You can add sets or try more challenging exercises over time.

Keep in mind that if you have diastasis, a separation of the two halves of your rectus abdominis (the visible six pack), you may need to modify your ab exercises.

2. Cardio

Along with core strength, you'll want to incorporate cardio into your routine, but you may not be able to do the same activities or intensities you did before your pregnancy — at least, not for a while. High-impact exercises, such as running or aerobics, may not be comfortable as your body recovers. When you're just starting out:

  • Start slow and easy. Many new moms find they can tolerate walking, starting with about 20 minutes a day, 3 days a week. If you can handle more, try getting some kind of activity in every day.
  • Stick with low-impact activities. If high-impact exercises don't feel good, try walking, swimming, working out on the elliptical trainer or other activities that aren't jarring on the body and joints. Over time, you'll find it easier to transition into higher-impact activities.
  • Work at a moderate-high intensity, a level 5 to 6 on the perceived exertion scale. Allow your energy levels to guide you in your workouts, backing off if you feel tired or vice versa.

As you get stronger, you may want to increase the intensity with interval training about once a week, which can help you burn more calories. You can also add a stroller to your walking routine, which is great for adding challenge while allowing you to walk with baby.

Experts have found that you can burn 18 to 20% more calories if you walk while pushing a stroller. Pushing it up a hill will burn even more calories, and there are even baby-friendly exercise groups you can join, such as Stroller StridesBaby Bootcamp, or Sara Holliday's Stroller Workout for Moms.

3. Strength Training

Strength training is an important part of your weight loss program, as well as your recovery. It can help you build lean muscle tissue, raise your metabolism, and give you the strength you need to take care of your baby.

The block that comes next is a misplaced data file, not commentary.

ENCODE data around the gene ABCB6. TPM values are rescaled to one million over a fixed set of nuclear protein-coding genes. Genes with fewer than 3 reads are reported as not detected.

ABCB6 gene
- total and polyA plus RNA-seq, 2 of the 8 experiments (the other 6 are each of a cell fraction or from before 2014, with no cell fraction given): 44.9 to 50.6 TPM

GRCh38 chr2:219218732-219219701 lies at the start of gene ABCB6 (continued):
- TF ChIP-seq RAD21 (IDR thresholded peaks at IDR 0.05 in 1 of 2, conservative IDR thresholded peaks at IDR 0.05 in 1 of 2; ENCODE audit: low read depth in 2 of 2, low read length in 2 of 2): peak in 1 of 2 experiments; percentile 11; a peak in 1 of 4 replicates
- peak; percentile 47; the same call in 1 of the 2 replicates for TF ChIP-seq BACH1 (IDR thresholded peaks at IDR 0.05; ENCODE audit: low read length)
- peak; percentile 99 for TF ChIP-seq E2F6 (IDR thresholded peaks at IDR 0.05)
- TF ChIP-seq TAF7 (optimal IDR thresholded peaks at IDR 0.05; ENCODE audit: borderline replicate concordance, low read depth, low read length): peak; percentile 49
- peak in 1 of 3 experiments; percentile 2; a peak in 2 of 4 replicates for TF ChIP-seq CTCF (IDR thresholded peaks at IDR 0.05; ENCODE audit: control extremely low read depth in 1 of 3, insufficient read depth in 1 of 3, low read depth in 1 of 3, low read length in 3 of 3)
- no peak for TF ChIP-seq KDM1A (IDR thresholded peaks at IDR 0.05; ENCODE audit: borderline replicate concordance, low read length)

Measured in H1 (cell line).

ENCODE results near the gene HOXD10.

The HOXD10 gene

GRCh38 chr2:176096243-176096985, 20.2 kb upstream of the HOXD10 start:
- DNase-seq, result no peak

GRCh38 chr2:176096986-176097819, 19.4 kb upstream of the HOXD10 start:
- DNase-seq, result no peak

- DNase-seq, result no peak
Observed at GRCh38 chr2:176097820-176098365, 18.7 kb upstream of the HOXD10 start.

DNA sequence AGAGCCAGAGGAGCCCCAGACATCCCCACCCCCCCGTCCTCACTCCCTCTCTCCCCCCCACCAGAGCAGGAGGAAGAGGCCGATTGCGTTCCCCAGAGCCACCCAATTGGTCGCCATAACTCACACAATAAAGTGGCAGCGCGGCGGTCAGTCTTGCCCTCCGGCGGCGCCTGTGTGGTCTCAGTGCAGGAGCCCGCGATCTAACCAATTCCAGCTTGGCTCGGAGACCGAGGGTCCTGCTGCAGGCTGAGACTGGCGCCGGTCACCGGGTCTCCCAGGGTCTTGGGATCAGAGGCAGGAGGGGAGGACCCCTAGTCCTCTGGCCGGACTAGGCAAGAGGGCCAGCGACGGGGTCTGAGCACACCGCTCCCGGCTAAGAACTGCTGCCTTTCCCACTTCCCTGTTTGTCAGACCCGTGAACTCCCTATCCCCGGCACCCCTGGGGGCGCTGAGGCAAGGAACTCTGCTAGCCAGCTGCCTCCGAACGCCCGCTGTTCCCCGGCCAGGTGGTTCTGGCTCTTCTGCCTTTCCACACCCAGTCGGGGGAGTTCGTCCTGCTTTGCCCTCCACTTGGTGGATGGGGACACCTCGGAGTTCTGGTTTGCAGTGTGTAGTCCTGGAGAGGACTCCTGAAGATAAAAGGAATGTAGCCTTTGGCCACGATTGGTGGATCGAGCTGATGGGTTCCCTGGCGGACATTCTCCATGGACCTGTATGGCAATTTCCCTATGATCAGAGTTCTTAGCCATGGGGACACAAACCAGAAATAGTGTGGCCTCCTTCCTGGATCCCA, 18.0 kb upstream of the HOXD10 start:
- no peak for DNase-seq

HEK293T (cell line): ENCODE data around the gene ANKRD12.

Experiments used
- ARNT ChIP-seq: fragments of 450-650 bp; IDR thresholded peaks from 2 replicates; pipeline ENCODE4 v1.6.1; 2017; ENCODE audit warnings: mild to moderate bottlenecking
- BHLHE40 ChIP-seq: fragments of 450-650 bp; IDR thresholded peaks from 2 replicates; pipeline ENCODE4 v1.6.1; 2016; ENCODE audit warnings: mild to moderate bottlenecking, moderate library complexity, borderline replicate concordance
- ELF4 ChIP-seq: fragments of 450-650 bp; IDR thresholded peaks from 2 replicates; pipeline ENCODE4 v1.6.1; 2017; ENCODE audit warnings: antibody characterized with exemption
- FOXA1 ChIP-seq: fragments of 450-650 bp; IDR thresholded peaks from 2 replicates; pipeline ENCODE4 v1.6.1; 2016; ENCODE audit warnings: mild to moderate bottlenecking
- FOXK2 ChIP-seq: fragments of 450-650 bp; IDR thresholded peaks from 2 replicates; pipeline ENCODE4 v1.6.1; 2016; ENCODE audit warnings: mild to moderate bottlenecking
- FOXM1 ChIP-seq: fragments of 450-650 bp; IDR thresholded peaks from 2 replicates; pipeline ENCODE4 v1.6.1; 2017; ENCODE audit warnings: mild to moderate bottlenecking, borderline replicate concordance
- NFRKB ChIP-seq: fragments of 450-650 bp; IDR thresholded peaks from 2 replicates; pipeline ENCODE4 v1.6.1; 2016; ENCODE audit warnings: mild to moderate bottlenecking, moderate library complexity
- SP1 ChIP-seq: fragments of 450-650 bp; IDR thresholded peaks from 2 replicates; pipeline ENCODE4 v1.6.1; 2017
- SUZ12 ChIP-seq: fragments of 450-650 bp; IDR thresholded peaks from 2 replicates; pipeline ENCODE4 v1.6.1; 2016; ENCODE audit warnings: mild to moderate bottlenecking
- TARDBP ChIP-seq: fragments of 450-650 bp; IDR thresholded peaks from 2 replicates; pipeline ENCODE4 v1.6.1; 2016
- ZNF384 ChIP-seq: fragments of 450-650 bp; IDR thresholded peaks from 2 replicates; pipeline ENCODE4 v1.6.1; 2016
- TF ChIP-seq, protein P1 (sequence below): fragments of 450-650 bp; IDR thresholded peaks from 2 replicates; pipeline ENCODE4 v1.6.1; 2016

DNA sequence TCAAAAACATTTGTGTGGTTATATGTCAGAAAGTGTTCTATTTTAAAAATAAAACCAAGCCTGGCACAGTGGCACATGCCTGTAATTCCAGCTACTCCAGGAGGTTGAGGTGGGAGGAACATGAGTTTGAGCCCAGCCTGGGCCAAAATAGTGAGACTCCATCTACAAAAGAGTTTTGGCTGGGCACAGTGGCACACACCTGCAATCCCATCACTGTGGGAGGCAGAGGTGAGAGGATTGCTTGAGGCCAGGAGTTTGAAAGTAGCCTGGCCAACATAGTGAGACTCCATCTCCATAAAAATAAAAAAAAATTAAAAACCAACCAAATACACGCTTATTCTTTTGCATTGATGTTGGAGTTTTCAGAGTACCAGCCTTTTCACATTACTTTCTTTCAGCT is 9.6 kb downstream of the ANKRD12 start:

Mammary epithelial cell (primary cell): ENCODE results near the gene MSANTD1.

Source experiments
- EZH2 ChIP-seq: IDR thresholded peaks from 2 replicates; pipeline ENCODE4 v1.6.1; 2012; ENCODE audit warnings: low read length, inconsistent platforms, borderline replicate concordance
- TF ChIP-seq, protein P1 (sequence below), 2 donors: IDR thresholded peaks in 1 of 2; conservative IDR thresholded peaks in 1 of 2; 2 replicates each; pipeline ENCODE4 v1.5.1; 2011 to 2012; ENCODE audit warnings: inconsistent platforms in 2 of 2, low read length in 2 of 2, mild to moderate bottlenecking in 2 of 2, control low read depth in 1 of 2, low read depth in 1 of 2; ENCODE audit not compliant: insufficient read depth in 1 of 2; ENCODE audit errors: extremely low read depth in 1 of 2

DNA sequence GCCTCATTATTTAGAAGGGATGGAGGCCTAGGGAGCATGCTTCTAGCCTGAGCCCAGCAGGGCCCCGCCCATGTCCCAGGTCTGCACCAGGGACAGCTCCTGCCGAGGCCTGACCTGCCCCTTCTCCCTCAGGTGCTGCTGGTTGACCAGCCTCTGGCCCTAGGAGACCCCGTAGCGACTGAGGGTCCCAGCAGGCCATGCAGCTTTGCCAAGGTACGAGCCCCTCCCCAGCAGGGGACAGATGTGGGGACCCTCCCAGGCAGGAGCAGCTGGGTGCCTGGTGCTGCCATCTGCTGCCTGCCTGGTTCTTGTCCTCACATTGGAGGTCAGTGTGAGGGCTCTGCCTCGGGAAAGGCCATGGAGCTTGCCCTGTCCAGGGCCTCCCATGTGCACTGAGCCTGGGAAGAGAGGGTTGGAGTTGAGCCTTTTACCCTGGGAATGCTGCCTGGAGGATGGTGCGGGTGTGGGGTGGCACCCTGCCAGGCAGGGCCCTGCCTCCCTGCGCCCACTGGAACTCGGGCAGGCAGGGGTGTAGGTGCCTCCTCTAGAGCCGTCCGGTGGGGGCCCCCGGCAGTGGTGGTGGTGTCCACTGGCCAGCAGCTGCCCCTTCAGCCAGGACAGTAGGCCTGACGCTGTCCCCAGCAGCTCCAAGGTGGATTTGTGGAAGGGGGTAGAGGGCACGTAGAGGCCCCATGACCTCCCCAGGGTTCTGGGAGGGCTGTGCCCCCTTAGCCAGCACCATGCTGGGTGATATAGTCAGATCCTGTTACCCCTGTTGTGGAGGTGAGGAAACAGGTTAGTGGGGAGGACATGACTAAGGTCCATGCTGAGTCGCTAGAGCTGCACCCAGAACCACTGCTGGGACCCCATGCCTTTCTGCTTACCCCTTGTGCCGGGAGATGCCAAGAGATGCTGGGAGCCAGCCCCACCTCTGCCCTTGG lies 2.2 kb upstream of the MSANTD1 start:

Like the other activities, you'll want to start out slowly, even if you lifted weights before birth. Your body is still recovering, and it may be a little different than you remember. You might want to start with exercises to strengthen your core and stabilizer muscles while also working on your balance and flexibility. This Basic Ball Workout is a gentle routine that focuses on all those areas.

When putting together a workout, choose exercises that work multiple muscles so that you strengthen your entire body while saving time. A simple routine might include:

For each exercise, start with one set of 10 to 16 reps, using no weight or light weight, skipping any exercises that cause pain or discomfort. As you get stronger, you can add more sets, use heavier weights and/or try more challenging exercises. Here are some full workouts that you can start with:

If fitting everything in seems impossible, remember to keep it simple and take your time. Do what you can when you can, and give yourself permission to enjoy your new baby and your new life.

Sources

Anders, Mark. Wellness on Wheels. ACE FitnessMatters. Nov/Dec 2007.

Dada Su, Yun Zhao, Colin Binns, et al. Breast-feeding mothers can exercise: results of a cohort study. Public Health Nutr. 2007 Oct;10(10):1089-93.

Hyatt, Gwen and Cram, Catherine. Prenatal & Postpartum Exercise Design. DSW Fitness, 2003.